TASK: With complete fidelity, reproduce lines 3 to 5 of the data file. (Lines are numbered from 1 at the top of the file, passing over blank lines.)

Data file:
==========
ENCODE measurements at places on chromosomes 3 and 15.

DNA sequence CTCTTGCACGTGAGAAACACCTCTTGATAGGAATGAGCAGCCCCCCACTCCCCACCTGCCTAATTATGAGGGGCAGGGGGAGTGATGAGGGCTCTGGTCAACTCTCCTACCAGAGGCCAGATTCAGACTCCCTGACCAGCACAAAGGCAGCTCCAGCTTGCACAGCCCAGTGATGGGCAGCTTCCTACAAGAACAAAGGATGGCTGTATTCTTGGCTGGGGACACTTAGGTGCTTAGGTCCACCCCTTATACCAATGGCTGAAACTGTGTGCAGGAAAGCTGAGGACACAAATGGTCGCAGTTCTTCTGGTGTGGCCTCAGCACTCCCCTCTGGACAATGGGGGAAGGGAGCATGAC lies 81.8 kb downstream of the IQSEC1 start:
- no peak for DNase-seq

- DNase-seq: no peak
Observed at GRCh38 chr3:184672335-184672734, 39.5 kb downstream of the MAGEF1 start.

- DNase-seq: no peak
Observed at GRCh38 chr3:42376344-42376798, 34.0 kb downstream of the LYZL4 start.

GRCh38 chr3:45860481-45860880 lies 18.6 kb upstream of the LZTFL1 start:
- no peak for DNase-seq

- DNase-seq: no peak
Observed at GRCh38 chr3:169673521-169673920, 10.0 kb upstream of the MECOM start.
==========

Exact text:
- no peak for DNase-seq

- DNase-seq: no peak
Observed at GRCh38 chr3:184672335-184672734, 39.5 kb downstream of the MAGEF1 start.